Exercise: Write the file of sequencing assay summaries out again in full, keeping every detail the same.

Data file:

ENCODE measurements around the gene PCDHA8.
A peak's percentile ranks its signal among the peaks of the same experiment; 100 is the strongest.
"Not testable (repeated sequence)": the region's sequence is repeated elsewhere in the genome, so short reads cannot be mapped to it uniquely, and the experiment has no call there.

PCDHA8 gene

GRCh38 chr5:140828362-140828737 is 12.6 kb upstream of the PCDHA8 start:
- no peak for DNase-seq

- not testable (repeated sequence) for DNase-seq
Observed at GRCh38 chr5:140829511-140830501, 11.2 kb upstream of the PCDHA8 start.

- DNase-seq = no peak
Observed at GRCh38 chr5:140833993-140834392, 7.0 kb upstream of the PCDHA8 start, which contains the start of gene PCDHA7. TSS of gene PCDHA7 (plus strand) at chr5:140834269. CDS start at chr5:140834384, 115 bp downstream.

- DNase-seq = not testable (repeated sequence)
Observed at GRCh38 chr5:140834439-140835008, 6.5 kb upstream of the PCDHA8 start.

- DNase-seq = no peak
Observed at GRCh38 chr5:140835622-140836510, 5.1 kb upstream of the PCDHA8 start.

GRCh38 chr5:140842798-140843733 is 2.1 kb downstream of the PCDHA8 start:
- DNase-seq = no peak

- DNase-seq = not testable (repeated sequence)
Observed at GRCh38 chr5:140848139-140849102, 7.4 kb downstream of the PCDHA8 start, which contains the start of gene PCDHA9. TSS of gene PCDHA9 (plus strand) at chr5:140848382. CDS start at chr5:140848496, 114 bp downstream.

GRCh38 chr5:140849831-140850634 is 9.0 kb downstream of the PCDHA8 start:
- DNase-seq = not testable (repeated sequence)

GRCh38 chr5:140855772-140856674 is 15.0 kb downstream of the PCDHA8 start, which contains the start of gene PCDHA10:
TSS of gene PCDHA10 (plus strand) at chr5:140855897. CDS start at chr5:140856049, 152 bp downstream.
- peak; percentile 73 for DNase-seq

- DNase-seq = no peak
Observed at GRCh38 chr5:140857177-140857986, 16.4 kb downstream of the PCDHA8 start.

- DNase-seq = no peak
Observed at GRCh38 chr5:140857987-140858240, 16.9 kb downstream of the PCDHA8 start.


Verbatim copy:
ENCODE measurements around the gene PCDHA8.
A peak's percentile ranks its signal among the peaks of the same experiment; 100 is the strongest.
"Not testable (repeated sequence)": the region's sequence is repeated elsewhere in the genome, so short reads cannot be mapped to it uniquely, and the experiment has no call there.

PCDHA8 gene

GRCh38 chr5:140828362-140828737 is 12.6 kb upstream of the PCDHA8 start:
- no peak for DNase-seq

- not testable (repeated sequence) for DNase-seq
Observed at GRCh38 chr5:140829511-140830501, 11.2 kb upstream of the PCDHA8 start.

- DNase-seq = no peak
Observed at GRCh38 chr5:140833993-140834392, 7.0 kb upstream of the PCDHA8 start, which contains the start of gene PCDHA7. TSS of gene PCDHA7 (plus strand) at chr5:140834269. CDS start at chr5:140834384, 115 bp downstream.

- DNase-seq = not testable (repeated sequence)
Observed at GRCh38 chr5:140834439-140835008, 6.5 kb upstream of the PCDHA8 start.

- DNase-seq = no peak
Observed at GRCh38 chr5:140835622-140836510, 5.1 kb upstream of the PCDHA8 start.

GRCh38 chr5:140842798-140843733 is 2.1 kb downstream of the PCDHA8 start:
- DNase-seq = no peak

- DNase-seq = not testable (repeated sequence)
Observed at GRCh38 chr5:140848139-140849102, 7.4 kb downstream of the PCDHA8 start, which contains the start of gene PCDHA9. TSS of gene PCDHA9 (plus strand) at chr5:140848382. CDS start at chr5:140848496, 114 bp downstream.

GRCh38 chr5:140849831-140850634 is 9.0 kb downstream of the PCDHA8 start:
- DNase-seq = not testable (repeated sequence)

GRCh38 chr5:140855772-140856674 is 15.0 kb downstream of the PCDHA8 start, which contains the start of gene PCDHA10:
TSS of gene PCDHA10 (plus strand) at chr5:140855897. CDS start at chr5:140856049, 152 bp downstream.
- peak; percentile 73 for DNase-seq

- DNase-seq = no peak
Observed at GRCh38 chr5:140857177-140857986, 16.4 kb downstream of the PCDHA8 start.

- DNase-seq = no peak
Observed at GRCh38 chr5:140857987-140858240, 16.9 kb downstream of the PCDHA8 start.